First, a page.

Gretsch Drums were introduced by a German instrument dealer named Friedrich Gretsch in New York in 1883. Gretsch was sold to Baldwin Piano Co in 1967. Gretsch drums are popular among country and rock artists alike and have been played by performers ranging from Phil Collins to Eddie Fisher of OneRepublic and Debbi Peterson of the Bangles. Dating a set of Gretsch drums accurately is a challenge that relies heavily on comparing the physical characteristics of your drums to those found in vintage drum catalogs.
Things You'll Need
- Gretsch vintage catalog pages
Locate the badge on your Gretsch drums. The badge is a metal piece affixed to every drum, usually located in front of the drum. This is the best way to narrow down the possible date of your vintage Gretsch drums. The badge has changed drastically over the years. The first Gretsch badge, introduced in the 1930s and in use until the 1970s, was a round brass over nickel badge nailed to the drum with upholstery tacks. The badge featured the Gretsch logo. There have been 10 badges in Gretsch history, all of which can be found on the Gretsch website to help you identify the general time period of your Gretsch (see Resources).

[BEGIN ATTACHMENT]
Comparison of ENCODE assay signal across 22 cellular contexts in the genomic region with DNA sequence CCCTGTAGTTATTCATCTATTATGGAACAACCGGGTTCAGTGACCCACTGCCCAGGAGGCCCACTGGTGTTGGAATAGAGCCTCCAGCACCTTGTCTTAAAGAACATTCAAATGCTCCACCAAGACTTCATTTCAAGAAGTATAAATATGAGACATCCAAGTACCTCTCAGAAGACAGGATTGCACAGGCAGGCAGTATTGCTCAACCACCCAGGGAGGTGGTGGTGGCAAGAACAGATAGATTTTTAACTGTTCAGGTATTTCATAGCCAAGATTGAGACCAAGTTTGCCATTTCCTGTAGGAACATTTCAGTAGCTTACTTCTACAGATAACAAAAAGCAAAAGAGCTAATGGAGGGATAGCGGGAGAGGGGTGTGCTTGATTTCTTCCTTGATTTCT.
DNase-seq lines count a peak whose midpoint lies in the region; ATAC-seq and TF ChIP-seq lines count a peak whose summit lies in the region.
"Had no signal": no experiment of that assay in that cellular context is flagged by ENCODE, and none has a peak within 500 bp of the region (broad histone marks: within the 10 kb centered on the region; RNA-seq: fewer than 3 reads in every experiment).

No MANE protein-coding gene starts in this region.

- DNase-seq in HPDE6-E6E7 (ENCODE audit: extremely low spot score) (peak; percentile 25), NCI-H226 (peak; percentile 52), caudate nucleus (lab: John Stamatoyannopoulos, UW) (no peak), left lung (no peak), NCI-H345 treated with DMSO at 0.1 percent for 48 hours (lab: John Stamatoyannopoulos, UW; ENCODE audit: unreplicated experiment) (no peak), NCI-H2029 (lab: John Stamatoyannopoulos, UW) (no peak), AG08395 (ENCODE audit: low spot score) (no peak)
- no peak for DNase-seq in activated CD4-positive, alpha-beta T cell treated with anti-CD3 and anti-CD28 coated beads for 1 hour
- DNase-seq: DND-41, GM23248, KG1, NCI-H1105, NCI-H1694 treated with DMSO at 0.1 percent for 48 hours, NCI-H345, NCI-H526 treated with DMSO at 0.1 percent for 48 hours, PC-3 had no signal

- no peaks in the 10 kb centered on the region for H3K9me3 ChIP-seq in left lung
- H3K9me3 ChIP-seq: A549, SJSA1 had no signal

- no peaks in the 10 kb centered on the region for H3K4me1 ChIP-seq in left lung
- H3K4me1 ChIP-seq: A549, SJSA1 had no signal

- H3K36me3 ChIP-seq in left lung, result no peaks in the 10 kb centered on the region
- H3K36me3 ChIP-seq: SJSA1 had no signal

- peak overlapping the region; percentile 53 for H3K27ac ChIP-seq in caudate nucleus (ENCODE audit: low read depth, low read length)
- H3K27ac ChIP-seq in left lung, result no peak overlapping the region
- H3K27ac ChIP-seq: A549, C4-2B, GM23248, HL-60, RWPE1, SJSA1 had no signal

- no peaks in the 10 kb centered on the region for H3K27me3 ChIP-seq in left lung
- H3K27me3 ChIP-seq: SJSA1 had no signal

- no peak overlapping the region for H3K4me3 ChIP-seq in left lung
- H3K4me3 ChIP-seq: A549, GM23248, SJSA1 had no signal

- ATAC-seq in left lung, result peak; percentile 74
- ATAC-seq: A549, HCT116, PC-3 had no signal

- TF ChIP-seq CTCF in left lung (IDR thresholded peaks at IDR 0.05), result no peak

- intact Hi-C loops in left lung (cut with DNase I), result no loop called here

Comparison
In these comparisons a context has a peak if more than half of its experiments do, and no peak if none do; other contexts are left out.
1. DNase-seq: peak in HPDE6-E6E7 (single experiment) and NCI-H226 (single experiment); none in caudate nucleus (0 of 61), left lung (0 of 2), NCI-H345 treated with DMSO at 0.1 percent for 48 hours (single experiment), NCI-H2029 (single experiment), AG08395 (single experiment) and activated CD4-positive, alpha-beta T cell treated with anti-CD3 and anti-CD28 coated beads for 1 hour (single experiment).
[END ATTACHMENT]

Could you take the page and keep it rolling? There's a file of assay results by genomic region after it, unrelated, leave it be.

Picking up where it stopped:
Identify the color of your Gretsch drum set. Gretsch drums came in distinct colors and changed through the years. This is a good way to find a general decade for your drums, since the catalog colors varied from decade to decade. There is enough distinction between the colors to narrow the date of your drums to within five or 10 years. Compare your drums to a Gretsch color chart or by consulting Gretsch vintage catalogs at the Gretsch website (see Resources).
Note whether your drum shells are 3-ply or 6-ply by looking inside the drums. Note whether the paper tags with the serial number are on the inside or outside and if the drum sealer is natural or silver. These components, along with vintage catalogs provided by Gretsch, can help you closely date your drums. The serial number itself is not so important as the physical characteristics of your drum set, since drum companies didn't use serial numbers in the early years and followed no real system when serial numbers were introduced.
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